Meet Tom, Principal Outcomes Research Scientist, Patient-Centered Outcomes Research (PCOR), Neuroscience and Rare Disease
Tell us a bit about yourself!
My journey to Roche has been a diverse one. I originally studied sports science at Durham University before training to be a physiotherapist in Manchester, working at Manchester United FC along the way. I was then lucky enough to get a scholarship to complete a PhD in Health Psychology where I focused on developing and validating patient-reporting outcome measures (PROs). After working in academia both as a researcher and lecturer, I spent several years working as a consultant to the pharmaceutical industry, specializing in patient-centered outcomes research. Having worked with Roche as a client, I had always admired the commitment to patient-centered drug development and jumped at the opportunity to join the PCOR group in 2016. I joined Roche as a Senior Scientist and became a Principal Scientist in 2017.
In which Roche location do you currently work and what can you tell us about that location as a work environment?
I work in the Welyn Garden City office in Hertfordshire, just north of London. The office offers a very pleasant work environment and is light and airy. I often make use of many of the great facilities including the restaurant, gym and library. Being a new dad, I also appreciate the sleep pods and have been known to grab forty winks every so often. Welwyn is also well connected; it is only a 25 minute train ride into central London so I often meet friends after work in the city.
Why did you decide to join Roche and why at this location?
I decided to join Roche because of its commitment to developing life-changing medicines and its industry-leading pipeline. I had also met many of the PCOR team at conferences and knew that it would be a good fit. I wanted to live in the London area to be close to family and friends and the Welwyn office offers the best of both worlds; it is well-positioned for London but has the benefit of being close to the beautiful Hertfordshire countryside. It is also close to many international airports making it a great hub for travel.
What is your current position at Roche?
I am currently a Principal Outcomes Research Scientist in the Neuroscience and Rare Disease group. In my role I act as the lead PCOR scientist on several early- and late-phase molecules to develop patient-centered, holistic measurement strategies for our clinical trials. The molecules I support have clinical outcome assessments (COAs) as primary or secondary endpoints so I work with our clinical, regulatory and commercial teams to validate endpoints and generate evidence to support regulatory approval and market access. It is a global role, so I frequently travel to interact with colleagues from across the globe to ensure that our measurement strategies meet the needs of our international stakeholders. In my role as a Principal Scientist I have lots of opportunities to lead internal and external initiatives as well as mentor other scientists in the team. I genuinely love my job; each day is different and it is always exciting working in an evolving space, particularly in new neuroscience indications where we have an opportunity to lead the science.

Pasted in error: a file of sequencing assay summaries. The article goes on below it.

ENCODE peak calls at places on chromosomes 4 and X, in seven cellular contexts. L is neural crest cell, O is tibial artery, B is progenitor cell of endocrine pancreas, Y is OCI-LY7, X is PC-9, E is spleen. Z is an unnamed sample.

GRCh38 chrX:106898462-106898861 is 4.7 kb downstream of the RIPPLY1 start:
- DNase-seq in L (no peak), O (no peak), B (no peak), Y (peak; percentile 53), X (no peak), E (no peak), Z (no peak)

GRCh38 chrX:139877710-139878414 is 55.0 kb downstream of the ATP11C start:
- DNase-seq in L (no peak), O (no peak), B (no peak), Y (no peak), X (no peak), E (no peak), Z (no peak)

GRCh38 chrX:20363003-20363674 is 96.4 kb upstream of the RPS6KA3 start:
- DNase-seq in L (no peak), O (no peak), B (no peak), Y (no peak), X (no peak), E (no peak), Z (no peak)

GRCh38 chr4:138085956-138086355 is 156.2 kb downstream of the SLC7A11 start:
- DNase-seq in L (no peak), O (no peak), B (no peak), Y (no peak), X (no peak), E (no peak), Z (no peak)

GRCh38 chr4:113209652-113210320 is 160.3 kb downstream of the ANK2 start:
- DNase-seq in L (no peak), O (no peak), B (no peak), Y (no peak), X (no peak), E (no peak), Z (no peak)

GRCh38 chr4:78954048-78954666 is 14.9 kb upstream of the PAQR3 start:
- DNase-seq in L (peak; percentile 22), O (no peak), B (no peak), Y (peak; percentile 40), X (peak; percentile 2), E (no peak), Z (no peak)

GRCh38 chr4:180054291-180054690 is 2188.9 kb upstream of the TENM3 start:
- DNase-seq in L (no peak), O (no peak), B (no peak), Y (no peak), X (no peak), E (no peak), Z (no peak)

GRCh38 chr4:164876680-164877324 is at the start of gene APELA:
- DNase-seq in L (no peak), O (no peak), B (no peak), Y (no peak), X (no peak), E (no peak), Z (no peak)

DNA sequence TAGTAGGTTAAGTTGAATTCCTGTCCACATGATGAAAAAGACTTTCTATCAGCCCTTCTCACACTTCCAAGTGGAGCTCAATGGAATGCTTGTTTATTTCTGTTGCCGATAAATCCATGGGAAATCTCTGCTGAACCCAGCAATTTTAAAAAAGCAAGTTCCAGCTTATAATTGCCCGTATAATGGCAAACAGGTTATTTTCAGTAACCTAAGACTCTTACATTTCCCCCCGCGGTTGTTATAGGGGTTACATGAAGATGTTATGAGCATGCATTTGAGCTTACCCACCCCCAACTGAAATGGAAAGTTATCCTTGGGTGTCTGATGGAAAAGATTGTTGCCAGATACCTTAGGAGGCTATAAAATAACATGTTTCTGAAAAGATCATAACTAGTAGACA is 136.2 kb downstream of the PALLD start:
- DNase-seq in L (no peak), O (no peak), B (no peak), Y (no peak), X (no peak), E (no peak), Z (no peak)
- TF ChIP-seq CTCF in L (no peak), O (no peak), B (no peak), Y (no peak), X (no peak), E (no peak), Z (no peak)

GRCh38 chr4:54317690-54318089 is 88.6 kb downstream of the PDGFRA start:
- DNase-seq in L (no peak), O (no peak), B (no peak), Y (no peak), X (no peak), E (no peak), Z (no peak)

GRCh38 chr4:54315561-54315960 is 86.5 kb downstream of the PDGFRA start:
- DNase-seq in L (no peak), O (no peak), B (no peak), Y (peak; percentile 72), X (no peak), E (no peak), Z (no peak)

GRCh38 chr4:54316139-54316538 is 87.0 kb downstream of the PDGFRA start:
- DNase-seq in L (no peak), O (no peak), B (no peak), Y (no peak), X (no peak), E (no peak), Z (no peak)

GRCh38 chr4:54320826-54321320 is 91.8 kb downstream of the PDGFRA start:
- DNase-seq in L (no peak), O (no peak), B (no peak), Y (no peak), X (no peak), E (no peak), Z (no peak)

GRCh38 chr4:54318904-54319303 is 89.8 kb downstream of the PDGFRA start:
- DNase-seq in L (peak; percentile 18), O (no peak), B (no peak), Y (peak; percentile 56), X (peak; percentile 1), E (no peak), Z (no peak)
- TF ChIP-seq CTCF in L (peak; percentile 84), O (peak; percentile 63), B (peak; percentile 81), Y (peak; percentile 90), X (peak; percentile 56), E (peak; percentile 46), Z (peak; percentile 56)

How would you describe Roche as an employer?
Roche is an ethical employer that values its staff and encourages a good work-life balance. The company is quick to recognize individuals for their contributions and provides competitive compensation packages. Our open-plan office spaces inspire collaboration and we are encouraged to challenge and speak up; I believe this ethos is the reason that so many employees stay at the company for many years.
How would you describe the people working here?
Our PCOR team is friendly, diverse and highly collaborative. While we all have different backgrounds (a mix of psychologists, statisticians and biologists), we have a strong team ethos that allows us to support each other, share and challenge ideas, and maximize the value we bring to the company and patients. The culture is one of trust and openness and we are encouraged to speak up and challenge. We are also encouraged to be thought leaders and the team are actively involved in many external initiatives including ISOQOL, ISPOR and the C-Path PRO Consortium. We try and eat lunch together every day so it is easy to get to know each other on a personal level too.
How is your job connected to “doing now what patients need next”?
Our role in PCOR has a strong connection with “doing now what patients need next”. By developing holistic and patient-centered measurement strategies we are always considering what experiences are most important to patients (and their families) and how best to measure these in our clinical trials. We develop conceptual models of diseases through collaboration with patients, caregivers and clinicians and identify and validate outcome measures that best capture these concepts. Our work also requires us to interpret what the differences observed in clinical trials mean to patients in the real-world and what ‘value’ new therapies have to patients and society. I believe our role is critical to helping internal and external stakeholders unlock the value of our treatments.